NEW DELHI: Ahead of World Elder Abuse Awareness Day on June 15, a survey with focus on the impact of Covid-19 pandemic found 71% elderly respondents are of the opinion that cases of abuse against them increased during the lockdown period and after.
A majority 56.1% of the respondents said they were suffering abuse in their families or by society. The forms of abuse include a wide range from disrespect and verbal abuse, silent treatment (not talking to them), ignoring their daily needs, denying proper food, denying medical support, cheating financially, physical and emotional violence and forcing the elderly to work.
The survey was steered by volunteers of civil society organisation Agewell Foundation between June 1 to June 12 and is based on responses of 5,000 elderlypeople in different parts of the country, including metro cities – Delhi, Mumbai, Kolkata and Chennai.
Of the 2,804 respondents who said they were facing abuse, 79% said elderly face mistreatment in old age mostly due to financial reasons .
The study further indicates that the Covid-19 crisis and lockdown related rules have forced most senior citizens above to live in isolation. A very high 69% of elderly respondents said their lives have been affected by the situation arising out of the pandemic.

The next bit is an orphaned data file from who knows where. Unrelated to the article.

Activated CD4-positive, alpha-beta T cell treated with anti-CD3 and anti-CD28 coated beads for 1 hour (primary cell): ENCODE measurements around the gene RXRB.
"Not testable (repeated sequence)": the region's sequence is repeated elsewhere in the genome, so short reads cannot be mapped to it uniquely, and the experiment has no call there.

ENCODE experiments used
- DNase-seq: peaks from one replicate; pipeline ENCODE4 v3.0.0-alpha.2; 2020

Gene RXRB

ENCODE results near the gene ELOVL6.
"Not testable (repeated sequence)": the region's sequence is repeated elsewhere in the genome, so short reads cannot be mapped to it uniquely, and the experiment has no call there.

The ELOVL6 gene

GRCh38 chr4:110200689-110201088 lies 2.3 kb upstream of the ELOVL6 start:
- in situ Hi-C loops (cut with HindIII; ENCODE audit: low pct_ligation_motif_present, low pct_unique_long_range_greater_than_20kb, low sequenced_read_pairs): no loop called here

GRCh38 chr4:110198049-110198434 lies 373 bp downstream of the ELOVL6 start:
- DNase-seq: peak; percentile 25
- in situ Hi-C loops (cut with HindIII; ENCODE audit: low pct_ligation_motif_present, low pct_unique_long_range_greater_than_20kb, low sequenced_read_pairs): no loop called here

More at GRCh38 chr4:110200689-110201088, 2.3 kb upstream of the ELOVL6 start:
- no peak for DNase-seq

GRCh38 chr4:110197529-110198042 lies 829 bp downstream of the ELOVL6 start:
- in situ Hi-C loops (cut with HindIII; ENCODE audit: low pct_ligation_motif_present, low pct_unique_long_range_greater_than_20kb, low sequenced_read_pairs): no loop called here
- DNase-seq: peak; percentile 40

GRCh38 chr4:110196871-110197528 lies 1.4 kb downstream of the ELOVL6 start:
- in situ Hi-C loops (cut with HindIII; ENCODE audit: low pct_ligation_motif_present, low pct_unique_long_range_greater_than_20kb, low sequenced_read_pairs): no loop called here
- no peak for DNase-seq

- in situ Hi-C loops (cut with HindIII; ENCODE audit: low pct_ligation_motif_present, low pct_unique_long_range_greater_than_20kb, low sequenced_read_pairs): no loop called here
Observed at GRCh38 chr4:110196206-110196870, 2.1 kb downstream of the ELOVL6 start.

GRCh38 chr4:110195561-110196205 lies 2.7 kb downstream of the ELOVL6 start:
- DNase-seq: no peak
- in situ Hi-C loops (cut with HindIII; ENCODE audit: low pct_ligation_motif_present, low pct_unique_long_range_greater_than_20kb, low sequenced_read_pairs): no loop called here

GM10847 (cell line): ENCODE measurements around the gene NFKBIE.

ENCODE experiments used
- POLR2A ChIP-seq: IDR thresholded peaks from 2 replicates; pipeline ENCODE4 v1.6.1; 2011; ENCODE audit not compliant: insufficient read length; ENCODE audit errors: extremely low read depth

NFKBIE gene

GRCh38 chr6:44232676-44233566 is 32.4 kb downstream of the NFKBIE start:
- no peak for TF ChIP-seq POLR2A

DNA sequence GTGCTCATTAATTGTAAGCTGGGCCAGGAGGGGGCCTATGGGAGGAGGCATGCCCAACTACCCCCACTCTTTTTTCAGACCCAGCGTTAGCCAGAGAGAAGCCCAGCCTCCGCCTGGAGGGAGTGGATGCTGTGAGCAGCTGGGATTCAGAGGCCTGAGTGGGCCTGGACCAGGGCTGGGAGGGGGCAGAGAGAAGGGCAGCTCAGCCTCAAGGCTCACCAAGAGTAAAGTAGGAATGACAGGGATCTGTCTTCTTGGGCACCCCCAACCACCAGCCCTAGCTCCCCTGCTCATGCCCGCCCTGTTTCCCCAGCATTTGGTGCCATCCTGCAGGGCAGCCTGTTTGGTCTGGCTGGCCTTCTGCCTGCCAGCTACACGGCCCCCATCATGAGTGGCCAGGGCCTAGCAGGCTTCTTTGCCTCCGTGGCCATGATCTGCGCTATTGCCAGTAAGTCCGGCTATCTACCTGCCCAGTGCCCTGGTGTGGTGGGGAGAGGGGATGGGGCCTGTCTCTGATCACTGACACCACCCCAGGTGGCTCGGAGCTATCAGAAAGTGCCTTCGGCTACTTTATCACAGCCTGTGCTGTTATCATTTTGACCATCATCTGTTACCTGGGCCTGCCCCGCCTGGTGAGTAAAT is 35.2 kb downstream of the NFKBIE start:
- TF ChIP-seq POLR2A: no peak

A significant 71% of elderly respondents said that they believe cases of elder abuse have increased during lockdown period and after. Among them 58% claimed interpersonal relationships are the major factor behind increasing incidence of elder abuse in families. Besides this, 63.7% of elderly respondents said they were facing neglect in their life.
Himanshu Rath, chairman of Agewell Foundation, said Covid-19 has created a negative atmosphere around older persons. “Older people are not only facing social restrictions but also family restrictions. Many are not being able to visit their doctors. They also aren’t being able to share their worries with friends/relatives,” he added.
Rath feels there is a need to sensitise and build awareness among families and elderly people themselves need to be educated about facilities, support systems, legal provisions and non-formal support networks. He emphasised on the need to have dedicated helplines for people facing abuse.